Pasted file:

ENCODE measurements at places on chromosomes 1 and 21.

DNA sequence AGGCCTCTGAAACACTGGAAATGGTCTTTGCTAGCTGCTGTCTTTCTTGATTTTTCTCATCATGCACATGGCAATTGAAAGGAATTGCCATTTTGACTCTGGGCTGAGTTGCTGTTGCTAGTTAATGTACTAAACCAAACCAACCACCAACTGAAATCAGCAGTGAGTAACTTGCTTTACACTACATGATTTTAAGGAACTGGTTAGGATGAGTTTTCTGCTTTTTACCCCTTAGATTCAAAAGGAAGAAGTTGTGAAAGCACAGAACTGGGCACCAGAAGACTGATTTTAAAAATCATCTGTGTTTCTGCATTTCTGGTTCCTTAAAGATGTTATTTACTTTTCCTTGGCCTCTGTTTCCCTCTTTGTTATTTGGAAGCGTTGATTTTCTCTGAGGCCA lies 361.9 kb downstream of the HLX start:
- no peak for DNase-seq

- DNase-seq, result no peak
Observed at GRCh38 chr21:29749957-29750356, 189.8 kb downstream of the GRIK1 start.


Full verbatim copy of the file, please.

ENCODE measurements at places on chromosomes 1 and 21.

DNA sequence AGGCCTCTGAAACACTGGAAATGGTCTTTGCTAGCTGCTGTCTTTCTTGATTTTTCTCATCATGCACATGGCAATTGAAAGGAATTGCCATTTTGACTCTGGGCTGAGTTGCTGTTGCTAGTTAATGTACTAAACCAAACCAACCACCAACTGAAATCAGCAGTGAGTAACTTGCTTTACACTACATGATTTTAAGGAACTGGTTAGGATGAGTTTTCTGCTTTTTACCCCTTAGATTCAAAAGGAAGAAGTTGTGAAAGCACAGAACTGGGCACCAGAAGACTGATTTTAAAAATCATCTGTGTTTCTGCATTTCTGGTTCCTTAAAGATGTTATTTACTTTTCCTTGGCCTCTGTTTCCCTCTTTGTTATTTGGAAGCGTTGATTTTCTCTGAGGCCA lies 361.9 kb downstream of the HLX start:
- no peak for DNase-seq

- DNase-seq, result no peak
Observed at GRCh38 chr21:29749957-29750356, 189.8 kb downstream of the GRIK1 start.